Will my Surgeon Give Me a Breast Implant Revision? (photo)
- Asked by ms_vegas
- 1 year ago
I'm really disappointed with my size. I had a 32a and wanted a D. I tried on the sizers and decided to go with 400cc since they told me that would be a D! When I got out of my surgery, my friends and family could not notice a difference. I tried to tell my dad on the phone abt the surgery. When he came over, he thought I was joking cause he could not notice a difference. They look like B's to me. I'm very unhappy. Will my surgeon give me a revision at no charge? Do most surgeons offer that?
Breast Implant Revision
I am sorry to hear about your disappointment with the results. Communicate your concerns to your surgeon in a clear and calm manner. It sounds like you are early in recovery. Focus on the recovery, and do not judge the results prematurely. After you heal, you can discuss a revision with your surgeon. It is not likely that the surgery would be free, but the surgeon should be able to accomodate you to the best of his/her ability.
Unhappy with breast size after breast augmentation
I'm sorry you are not happy with your results. Trying on 'sizers' is not a realistic way to determine exact post op breast size. I'm sure that after waiting for your tissues to stretch, your actual size will be closer to a D than you might have thought. Do yourself a favor and give yourself time to heal and then go for a fitting. Patients' perception of a certain size often differs from reality. I hope this helps.
Web reference: http://www.horndeski.com/Default.aspx
Revision of breast implants
Everyone looks a bit different with implants. As for a revision, you should talk to your surgeon and his specific policies.
Recent Breast Implant Revision Reviews
Breast Implant Revision Photos
I don't think your results is still an A cup. Depending on where on where you buy your bras and the style and sixe could be very different. I never promise a patient a particular cup size. in addition, patients who want to go significantly bigger do not always have enough room as the tissue can only expand a limited amount. If my patient and I have a disagreement on size and seems legitimate, I offer them a reduced fee, but never do the surgery for free.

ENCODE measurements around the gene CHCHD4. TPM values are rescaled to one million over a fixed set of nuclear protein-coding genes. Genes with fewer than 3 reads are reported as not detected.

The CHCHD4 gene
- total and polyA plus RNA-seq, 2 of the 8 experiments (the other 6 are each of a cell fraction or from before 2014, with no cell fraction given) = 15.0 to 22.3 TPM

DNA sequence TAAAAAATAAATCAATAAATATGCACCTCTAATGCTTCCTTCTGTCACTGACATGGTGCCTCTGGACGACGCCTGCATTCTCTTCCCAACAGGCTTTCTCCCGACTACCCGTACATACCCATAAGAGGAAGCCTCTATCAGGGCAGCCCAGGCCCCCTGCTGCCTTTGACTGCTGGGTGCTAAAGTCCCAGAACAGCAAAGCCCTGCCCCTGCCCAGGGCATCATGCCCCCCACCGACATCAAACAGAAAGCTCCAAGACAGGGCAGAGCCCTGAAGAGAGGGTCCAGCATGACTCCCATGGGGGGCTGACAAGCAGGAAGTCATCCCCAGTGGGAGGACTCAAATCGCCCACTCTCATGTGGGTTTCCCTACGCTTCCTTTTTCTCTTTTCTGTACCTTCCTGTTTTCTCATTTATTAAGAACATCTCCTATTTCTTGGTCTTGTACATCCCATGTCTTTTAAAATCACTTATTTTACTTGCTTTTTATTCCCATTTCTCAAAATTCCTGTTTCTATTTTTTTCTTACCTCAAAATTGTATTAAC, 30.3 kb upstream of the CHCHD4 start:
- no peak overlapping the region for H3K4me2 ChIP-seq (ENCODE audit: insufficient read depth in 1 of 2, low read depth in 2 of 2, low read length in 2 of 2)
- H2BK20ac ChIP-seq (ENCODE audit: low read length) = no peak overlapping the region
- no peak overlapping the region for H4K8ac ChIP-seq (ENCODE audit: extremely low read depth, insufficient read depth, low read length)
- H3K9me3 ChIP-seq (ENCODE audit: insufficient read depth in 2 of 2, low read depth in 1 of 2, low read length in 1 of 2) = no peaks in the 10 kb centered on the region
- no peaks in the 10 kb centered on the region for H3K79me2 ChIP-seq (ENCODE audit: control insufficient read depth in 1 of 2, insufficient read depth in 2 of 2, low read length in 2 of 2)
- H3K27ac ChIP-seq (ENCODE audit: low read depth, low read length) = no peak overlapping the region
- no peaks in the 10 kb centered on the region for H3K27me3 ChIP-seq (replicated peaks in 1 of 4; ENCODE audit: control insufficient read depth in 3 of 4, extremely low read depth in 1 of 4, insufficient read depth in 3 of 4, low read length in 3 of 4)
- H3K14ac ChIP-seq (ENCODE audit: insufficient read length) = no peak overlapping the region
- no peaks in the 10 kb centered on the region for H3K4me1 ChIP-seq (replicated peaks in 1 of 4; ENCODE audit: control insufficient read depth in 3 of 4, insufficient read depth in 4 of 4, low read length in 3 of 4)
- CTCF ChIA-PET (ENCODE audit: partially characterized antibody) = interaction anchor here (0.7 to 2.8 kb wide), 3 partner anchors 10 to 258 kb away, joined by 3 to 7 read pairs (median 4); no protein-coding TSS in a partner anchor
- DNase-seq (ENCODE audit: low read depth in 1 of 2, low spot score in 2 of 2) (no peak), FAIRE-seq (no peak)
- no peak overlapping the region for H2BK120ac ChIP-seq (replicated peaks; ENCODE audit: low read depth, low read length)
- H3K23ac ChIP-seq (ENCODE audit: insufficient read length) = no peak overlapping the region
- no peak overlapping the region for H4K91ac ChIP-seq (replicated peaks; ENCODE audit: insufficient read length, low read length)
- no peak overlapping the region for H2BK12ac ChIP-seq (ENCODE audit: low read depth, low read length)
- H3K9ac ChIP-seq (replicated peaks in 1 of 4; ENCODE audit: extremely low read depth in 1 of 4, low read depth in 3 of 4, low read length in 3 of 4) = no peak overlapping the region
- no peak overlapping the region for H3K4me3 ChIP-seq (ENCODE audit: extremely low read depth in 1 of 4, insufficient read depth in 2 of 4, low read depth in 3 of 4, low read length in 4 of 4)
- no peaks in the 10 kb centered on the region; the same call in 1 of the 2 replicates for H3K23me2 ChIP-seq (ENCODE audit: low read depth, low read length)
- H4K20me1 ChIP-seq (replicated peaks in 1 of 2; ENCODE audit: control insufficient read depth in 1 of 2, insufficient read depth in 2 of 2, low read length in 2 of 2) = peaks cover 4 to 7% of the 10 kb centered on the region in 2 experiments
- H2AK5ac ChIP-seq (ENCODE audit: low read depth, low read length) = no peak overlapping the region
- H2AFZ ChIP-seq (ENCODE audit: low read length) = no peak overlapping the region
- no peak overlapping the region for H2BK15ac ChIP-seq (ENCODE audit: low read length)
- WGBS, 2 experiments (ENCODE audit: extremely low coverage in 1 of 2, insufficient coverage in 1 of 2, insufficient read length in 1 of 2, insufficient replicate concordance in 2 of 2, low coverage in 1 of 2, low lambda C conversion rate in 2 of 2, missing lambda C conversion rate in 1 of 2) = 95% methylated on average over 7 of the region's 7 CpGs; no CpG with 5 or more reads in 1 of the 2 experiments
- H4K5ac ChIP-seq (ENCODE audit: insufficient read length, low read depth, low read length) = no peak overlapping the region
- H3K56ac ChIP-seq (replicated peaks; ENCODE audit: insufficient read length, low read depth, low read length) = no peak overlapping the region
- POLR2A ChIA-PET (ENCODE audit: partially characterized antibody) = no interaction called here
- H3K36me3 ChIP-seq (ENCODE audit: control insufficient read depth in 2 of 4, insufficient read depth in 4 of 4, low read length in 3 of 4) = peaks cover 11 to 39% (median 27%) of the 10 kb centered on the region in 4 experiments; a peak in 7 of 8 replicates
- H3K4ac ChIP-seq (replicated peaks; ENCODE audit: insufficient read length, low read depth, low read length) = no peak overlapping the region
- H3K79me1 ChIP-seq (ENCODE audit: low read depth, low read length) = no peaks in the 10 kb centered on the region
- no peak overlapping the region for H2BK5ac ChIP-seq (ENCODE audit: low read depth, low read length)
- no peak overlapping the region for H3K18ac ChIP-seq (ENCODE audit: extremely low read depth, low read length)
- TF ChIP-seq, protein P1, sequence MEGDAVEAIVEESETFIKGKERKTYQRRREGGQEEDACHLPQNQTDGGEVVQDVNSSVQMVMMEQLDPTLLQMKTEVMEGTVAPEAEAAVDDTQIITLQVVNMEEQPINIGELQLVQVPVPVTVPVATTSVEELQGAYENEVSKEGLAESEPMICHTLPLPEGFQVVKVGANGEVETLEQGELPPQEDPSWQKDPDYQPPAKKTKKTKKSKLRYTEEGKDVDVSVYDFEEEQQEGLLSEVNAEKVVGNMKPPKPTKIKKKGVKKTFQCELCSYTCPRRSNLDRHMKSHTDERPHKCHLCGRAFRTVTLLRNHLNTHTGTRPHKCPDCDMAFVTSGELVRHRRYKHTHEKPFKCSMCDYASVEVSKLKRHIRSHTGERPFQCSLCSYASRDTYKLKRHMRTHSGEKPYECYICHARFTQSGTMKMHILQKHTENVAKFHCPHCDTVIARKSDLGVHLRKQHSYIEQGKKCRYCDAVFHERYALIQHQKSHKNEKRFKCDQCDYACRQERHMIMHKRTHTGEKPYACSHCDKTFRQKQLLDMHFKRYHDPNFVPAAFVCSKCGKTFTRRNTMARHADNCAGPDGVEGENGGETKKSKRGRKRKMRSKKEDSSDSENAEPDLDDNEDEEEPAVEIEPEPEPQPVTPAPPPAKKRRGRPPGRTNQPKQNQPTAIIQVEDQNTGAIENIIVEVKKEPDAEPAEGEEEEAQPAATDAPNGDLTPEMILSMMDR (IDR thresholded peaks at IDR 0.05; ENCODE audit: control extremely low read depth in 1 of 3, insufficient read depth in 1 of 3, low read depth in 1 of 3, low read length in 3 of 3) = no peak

Unhappy with Augmentation Size?
This is an issue that can come up if you being the patient did not relay what size or post-op look you desired or if your surgeon did not l pay enough attention to your expectations. Increasing or decreasing your implant size is not considered a revision and usually entails a simple exchange of the implants if they are in the correct position. I would advise you to take a deep breath, relax, allow yourself to heal and discuss these issues with your surgeon.
Dissatisfied after breast augmentation
There are limitations to breast augmentation based on the amount of skin present. Shoehorning in too big an implant if the skin envelope is too small causes complications and non-natural results. If you have not had any complications and are merely dissatisifed with the size you can easily have the implants exchanged. If this is a case of small skin envelopes your best bet is to wait about 8-12 months so the skin can stretch out some.